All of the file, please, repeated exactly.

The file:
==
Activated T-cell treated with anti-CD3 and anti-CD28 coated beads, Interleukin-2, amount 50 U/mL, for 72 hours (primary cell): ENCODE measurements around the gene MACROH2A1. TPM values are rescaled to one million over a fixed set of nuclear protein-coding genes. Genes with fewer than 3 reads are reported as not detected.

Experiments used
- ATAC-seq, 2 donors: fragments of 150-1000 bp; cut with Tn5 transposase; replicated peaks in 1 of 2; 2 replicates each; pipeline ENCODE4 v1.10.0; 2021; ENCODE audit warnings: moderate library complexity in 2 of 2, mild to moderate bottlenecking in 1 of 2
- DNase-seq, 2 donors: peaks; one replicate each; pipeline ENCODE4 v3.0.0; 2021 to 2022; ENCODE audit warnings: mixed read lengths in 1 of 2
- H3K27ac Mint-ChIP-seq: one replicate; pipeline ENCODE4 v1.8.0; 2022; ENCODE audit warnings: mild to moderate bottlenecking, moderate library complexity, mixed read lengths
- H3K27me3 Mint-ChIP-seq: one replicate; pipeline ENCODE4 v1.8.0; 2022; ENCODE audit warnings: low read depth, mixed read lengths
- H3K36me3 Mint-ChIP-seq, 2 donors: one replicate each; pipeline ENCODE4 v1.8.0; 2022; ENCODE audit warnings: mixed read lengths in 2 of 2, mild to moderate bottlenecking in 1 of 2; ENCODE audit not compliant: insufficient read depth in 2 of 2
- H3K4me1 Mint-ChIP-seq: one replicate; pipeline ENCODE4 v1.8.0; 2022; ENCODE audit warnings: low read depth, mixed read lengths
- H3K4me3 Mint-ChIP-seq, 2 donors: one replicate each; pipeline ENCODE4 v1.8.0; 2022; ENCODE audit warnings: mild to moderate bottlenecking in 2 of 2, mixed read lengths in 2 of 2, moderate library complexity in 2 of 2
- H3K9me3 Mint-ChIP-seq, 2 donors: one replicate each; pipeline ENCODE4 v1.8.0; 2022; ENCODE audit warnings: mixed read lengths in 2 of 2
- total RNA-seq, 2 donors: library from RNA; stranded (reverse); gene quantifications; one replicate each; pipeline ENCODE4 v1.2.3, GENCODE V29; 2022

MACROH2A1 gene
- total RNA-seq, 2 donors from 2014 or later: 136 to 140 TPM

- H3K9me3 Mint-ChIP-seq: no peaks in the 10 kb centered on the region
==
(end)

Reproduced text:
Activated T-cell treated with anti-CD3 and anti-CD28 coated beads, Interleukin-2, amount 50 U/mL, for 72 hours (primary cell): ENCODE measurements around the gene MACROH2A1. TPM values are rescaled to one million over a fixed set of nuclear protein-coding genes. Genes with fewer than 3 reads are reported as not detected.

Experiments used
- ATAC-seq, 2 donors: fragments of 150-1000 bp; cut with Tn5 transposase; replicated peaks in 1 of 2; 2 replicates each; pipeline ENCODE4 v1.10.0; 2021; ENCODE audit warnings: moderate library complexity in 2 of 2, mild to moderate bottlenecking in 1 of 2
- DNase-seq, 2 donors: peaks; one replicate each; pipeline ENCODE4 v3.0.0; 2021 to 2022; ENCODE audit warnings: mixed read lengths in 1 of 2
- H3K27ac Mint-ChIP-seq: one replicate; pipeline ENCODE4 v1.8.0; 2022; ENCODE audit warnings: mild to moderate bottlenecking, moderate library complexity, mixed read lengths
- H3K27me3 Mint-ChIP-seq: one replicate; pipeline ENCODE4 v1.8.0; 2022; ENCODE audit warnings: low read depth, mixed read lengths
- H3K36me3 Mint-ChIP-seq, 2 donors: one replicate each; pipeline ENCODE4 v1.8.0; 2022; ENCODE audit warnings: mixed read lengths in 2 of 2, mild to moderate bottlenecking in 1 of 2; ENCODE audit not compliant: insufficient read depth in 2 of 2
- H3K4me1 Mint-ChIP-seq: one replicate; pipeline ENCODE4 v1.8.0; 2022; ENCODE audit warnings: low read depth, mixed read lengths
- H3K4me3 Mint-ChIP-seq, 2 donors: one replicate each; pipeline ENCODE4 v1.8.0; 2022; ENCODE audit warnings: mild to moderate bottlenecking in 2 of 2, mixed read lengths in 2 of 2, moderate library complexity in 2 of 2
- H3K9me3 Mint-ChIP-seq, 2 donors: one replicate each; pipeline ENCODE4 v1.8.0; 2022; ENCODE audit warnings: mixed read lengths in 2 of 2
- total RNA-seq, 2 donors: library from RNA; stranded (reverse); gene quantifications; one replicate each; pipeline ENCODE4 v1.2.3, GENCODE V29; 2022

MACROH2A1 gene
- total RNA-seq, 2 donors from 2014 or later: 136 to 140 TPM

- H3K9me3 Mint-ChIP-seq: no peaks in the 10 kb centered on the region